• 0 avatar
      Ryoku75

      Now that I noticed that I must say that this jeep has one of the cheapest face-lifts I’ve ever seen.

      It would’ve been better just to stick with the original look.

    • 0 avatar
      cfclark

      It is entirely feasible to retrofit the original “rhino” grille to the later SJs; I’ve seen it done a few times.

      I like that funky instrument panel–did it have a salvageable clock? ;)

  • avatar
    pdieten

    Huh. You brought back a little piece of my childhood here. My father owned a ’74 that looked exactly like this. Spent a lot of time in that truck, until ’82 when it had rusted away too much to use (I was 11 years old.) He traded it on a new J10 pickup…..

    I’m somehow always a little surprised to learn that any of these things are still on the road anywhere. I haven’t seen one in over a decade, and they were very popular here.

  • avatar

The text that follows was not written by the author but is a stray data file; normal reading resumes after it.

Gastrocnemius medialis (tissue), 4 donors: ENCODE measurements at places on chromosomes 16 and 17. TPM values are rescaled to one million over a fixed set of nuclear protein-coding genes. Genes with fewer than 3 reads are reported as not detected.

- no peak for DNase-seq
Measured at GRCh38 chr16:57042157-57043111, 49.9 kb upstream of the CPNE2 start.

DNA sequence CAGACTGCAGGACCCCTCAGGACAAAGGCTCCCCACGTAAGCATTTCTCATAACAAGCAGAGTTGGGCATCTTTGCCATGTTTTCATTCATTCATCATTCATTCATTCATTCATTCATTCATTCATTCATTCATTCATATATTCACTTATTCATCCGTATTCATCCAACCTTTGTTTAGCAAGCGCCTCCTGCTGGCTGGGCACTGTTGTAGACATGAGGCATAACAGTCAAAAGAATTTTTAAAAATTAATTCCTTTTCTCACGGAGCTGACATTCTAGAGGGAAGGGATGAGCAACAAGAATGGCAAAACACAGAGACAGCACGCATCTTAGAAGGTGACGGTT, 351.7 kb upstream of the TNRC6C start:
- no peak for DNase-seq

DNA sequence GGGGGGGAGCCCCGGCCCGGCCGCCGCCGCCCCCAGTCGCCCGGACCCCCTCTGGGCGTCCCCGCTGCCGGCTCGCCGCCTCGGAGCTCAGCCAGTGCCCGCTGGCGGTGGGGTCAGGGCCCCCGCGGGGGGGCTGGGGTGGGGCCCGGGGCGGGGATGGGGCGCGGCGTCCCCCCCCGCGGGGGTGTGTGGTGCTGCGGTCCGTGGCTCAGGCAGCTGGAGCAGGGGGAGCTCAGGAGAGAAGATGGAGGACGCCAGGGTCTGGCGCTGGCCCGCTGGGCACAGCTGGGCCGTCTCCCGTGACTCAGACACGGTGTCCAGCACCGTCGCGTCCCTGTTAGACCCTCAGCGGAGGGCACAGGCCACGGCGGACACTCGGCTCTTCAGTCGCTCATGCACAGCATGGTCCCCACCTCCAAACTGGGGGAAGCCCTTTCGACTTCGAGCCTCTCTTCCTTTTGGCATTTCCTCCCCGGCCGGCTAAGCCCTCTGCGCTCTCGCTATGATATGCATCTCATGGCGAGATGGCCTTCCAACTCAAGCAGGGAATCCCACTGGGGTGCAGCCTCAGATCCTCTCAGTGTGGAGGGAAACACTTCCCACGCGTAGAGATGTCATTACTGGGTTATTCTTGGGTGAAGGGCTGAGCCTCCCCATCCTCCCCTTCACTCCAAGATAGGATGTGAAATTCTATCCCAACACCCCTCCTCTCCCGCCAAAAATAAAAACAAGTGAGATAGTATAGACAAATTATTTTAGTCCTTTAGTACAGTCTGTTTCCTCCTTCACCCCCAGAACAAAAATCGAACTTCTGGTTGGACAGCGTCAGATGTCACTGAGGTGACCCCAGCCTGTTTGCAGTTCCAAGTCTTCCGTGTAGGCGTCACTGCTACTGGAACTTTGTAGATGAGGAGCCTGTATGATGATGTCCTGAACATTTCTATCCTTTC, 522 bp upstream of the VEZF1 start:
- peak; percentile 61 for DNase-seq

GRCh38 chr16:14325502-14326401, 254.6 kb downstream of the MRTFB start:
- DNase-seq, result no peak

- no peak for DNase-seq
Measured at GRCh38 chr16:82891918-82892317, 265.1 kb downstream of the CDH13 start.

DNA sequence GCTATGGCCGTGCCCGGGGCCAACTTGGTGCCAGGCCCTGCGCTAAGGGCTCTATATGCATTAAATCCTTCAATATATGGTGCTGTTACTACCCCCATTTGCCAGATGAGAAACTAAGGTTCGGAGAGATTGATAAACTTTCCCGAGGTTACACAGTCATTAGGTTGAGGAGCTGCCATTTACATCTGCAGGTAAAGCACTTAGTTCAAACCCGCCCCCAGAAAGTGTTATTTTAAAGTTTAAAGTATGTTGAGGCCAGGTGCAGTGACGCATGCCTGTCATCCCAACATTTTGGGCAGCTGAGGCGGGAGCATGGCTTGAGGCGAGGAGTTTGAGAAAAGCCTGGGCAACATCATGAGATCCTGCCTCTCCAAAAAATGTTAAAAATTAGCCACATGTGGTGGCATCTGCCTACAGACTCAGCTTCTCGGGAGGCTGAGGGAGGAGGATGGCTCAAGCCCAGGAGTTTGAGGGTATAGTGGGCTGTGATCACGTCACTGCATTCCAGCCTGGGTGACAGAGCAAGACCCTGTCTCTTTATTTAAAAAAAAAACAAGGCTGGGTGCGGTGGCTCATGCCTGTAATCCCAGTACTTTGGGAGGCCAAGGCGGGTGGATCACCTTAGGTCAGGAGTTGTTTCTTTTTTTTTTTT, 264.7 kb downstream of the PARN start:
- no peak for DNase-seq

VanillaDude

    This is just sad.
    This was an attractive vehicle when it was originally produced a decade or so previous to this year. What we are seeing now is feeble annual model year cosmetic changes which failed to enhance any of the original designs. Strip away the Halloween mask of a grille and you find a perfectly attractive front clip. You strip away the ridiculous rear quarter window filler and you see how clean and attractive the original straight-edge rear quarter window was. It is embarrassing to see the farcical attempts to make this good old vehicle appear new.

    If I was in Toledo or Kenosha in the late 1970s, I would have told Dick Teague to just restore the original styling designs, then enhance and highlight them. What we got here instead is just pitiful.